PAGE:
* IG: State was not biased in its Keystone review
* Says State kept TransCanada "at arms length"
* Makes some suggestions for improvements
By Timothy Gardner and Roberta Rampton
WASHINGTON, Feb 9 (Reuters) - An internal watchdog on Thursday cleared the U.S. State Department of conflict of interest allegations in its review of the stalled Keystone XL crude oil pipeline.
Lawmakers concerned about the environmental impact of TransCanada's pipeline requested the State Department's Inspector General take a closer look at the players involved in reviewing the project, which President Barack Obama has since put on ice for further environmental study,
In a 58-page report, Harold Geisel, State's deputy inspector general, said he found the department "did not violate its role as an unbiased oversight agency" in reviewing the Canada-to-Texas pipeline.
"TransCanada's influence was minimal," the review said.
Obama blocked the project last month, citing the need for further review of its route as the line would have traversed sensitive lands and an aquifer in Nebraska.
The new report will not help environmental critics who worry about pollution created from Canadian oil sands crude, but it does give new ammunition to Republicans in Congress, who are fighting to speed approval for the pipeline.
"Fundamentally, it gives the Keystone XL pipeline a clean bill of health," said Jack Gerard, president of the American Petroleum Institution, a lobby group for the oil industry.
Republicans in both the Senate and House of Representatives have introduced legislation to try to fast-track the project, which has become a prominent issue ahead of the 2012 elections.
They are trying to attach a Keystone provision to other must-pass bills to try to force the hand of the Democrats in the Senate who oppose the pipeline, and Obama, who ultimately would need to sign any Keystone provision into law.
On Thursday, another group of House Republicans introduced a new bill that would approve the pipeline, mirroring legislation developed in the Senate by North Dakota Senator John Hoeven.
"We have a constitutional responsibility and ability to do this," said Florida Republican Connie Mack.
But Peter Welch, a Vermont Democrat among the lawmakers who asked for the Inspector General review, said trying to rush the project is wrong.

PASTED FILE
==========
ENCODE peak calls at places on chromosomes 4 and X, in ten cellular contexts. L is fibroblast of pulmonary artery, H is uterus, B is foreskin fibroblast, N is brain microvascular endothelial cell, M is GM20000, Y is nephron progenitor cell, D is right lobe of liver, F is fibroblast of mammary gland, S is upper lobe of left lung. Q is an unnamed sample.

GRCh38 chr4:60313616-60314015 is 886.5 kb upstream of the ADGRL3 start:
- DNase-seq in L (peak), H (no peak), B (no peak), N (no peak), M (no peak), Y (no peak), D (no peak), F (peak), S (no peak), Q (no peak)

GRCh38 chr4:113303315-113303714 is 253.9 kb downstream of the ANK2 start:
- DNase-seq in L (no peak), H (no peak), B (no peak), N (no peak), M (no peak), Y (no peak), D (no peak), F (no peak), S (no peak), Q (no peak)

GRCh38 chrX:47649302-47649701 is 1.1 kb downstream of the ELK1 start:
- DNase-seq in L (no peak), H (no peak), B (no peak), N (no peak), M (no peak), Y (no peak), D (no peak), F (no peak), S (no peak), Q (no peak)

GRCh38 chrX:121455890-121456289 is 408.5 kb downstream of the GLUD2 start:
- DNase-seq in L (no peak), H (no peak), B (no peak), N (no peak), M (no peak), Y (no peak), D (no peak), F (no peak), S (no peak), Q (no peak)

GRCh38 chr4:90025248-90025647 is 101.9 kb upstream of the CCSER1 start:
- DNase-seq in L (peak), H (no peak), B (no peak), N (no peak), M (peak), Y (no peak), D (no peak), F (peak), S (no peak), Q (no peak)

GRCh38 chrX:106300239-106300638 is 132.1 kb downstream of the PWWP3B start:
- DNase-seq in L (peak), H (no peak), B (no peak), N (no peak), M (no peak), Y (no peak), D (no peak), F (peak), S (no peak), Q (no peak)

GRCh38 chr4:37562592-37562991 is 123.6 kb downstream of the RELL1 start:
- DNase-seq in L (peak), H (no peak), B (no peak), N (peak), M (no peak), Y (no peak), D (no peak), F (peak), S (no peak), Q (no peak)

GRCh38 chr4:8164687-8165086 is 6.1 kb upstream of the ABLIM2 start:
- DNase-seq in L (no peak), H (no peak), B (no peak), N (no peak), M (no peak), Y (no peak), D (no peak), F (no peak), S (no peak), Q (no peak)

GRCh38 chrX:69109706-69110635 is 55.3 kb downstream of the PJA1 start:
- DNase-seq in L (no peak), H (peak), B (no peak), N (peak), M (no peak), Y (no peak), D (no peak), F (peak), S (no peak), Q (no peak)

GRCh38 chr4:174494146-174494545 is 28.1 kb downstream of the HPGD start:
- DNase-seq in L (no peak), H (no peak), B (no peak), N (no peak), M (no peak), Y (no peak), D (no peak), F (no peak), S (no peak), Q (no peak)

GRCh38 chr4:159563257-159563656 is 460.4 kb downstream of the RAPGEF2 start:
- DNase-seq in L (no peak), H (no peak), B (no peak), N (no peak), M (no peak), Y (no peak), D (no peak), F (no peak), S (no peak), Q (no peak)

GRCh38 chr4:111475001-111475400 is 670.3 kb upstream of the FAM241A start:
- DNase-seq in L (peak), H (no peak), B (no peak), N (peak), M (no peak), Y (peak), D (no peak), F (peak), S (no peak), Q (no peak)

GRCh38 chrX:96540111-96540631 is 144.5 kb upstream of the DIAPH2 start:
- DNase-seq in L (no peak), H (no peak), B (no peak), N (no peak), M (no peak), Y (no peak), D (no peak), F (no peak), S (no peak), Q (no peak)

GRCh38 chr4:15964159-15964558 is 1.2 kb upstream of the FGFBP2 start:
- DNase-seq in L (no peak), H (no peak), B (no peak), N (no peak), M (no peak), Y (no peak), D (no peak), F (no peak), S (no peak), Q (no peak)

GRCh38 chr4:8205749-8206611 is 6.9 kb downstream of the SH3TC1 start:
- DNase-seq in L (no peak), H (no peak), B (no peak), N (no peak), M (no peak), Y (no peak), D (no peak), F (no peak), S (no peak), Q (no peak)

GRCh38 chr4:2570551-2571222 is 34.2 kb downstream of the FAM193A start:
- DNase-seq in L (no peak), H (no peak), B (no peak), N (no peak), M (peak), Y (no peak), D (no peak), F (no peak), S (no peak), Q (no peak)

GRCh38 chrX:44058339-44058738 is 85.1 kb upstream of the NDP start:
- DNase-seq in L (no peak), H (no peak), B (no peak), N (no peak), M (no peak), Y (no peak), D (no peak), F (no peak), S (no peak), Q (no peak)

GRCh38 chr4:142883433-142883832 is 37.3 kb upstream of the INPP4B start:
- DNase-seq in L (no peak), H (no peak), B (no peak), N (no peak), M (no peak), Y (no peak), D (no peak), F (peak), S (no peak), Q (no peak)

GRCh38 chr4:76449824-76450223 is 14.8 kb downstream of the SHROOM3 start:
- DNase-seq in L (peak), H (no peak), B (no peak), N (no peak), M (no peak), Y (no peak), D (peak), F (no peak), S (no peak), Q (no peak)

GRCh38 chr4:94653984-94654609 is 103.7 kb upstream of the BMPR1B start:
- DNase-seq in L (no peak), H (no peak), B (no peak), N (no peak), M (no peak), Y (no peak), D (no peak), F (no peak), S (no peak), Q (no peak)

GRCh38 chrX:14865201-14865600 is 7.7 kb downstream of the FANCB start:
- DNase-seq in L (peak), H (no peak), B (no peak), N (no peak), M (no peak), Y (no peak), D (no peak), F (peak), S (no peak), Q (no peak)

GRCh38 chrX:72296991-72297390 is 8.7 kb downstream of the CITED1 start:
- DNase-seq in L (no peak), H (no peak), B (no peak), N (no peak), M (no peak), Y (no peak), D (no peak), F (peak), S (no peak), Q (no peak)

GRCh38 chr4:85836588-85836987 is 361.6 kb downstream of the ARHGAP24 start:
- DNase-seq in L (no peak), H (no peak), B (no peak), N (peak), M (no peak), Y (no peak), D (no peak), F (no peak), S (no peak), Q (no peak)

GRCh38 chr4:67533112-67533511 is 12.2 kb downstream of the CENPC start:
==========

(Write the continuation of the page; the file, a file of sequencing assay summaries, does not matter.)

"The environmental impact has do be done thoroughly and carefully and what the Republican leadership in Congress wants to do is bypass it altogether," Welch told Reuters.
The report shows the State Department will need to do better if TransCanada applies again for a permit, said Bill McKibben, the founder of 350.org, who organized protests against the pipeline at the White House last year.
"The more we learn about Keystone and the State Department's review process, the clearer it is that we were right to mount spirited protests last summer and fall," McKibben said.
Environmentalists had claimed that the State Department was influenced by the company's lobbyists including Paul Elliott, who had served as the national campaign manager for Secretary of State Hillary Clinton, during her 2008 run for president.
The review concluded however that the department had kept TransCanada's officials "at arm's length" as it met with a wide range of groups holding different views.
TransCanada said that it had been confident its conduct would be ruled to be above-board.
"We are pleased that the latest claims put forward by activists who are opposed to Keystone XL are unfounded, as we knew they would be," spokesman James Millar said in an email.
Still, the Inspector General suggested some improvements, and said State could have done more to verify that there was no conflict of interest between Cardno Entrix, the contractor hired to manage the environmental review, and TransCanada.
Steve Cohen, a Tennessee Democrat who has led Congressional opposition to the project, noted the report found State Department did not have enough expertise and experience to review the project, and did not consider alternative routes.
"This report undermines the integrity of the project's review and underscores the point that the pipeline should not be approved based on a shoddy, unscientific review," said Cohen.
The Inspector General did suggest improvements to the way the State Department conducts environmental reviews, including hiring a staff member with expertise.
The State Department has already begun to make the suggested changes and will have them in place within two months, a senior official said.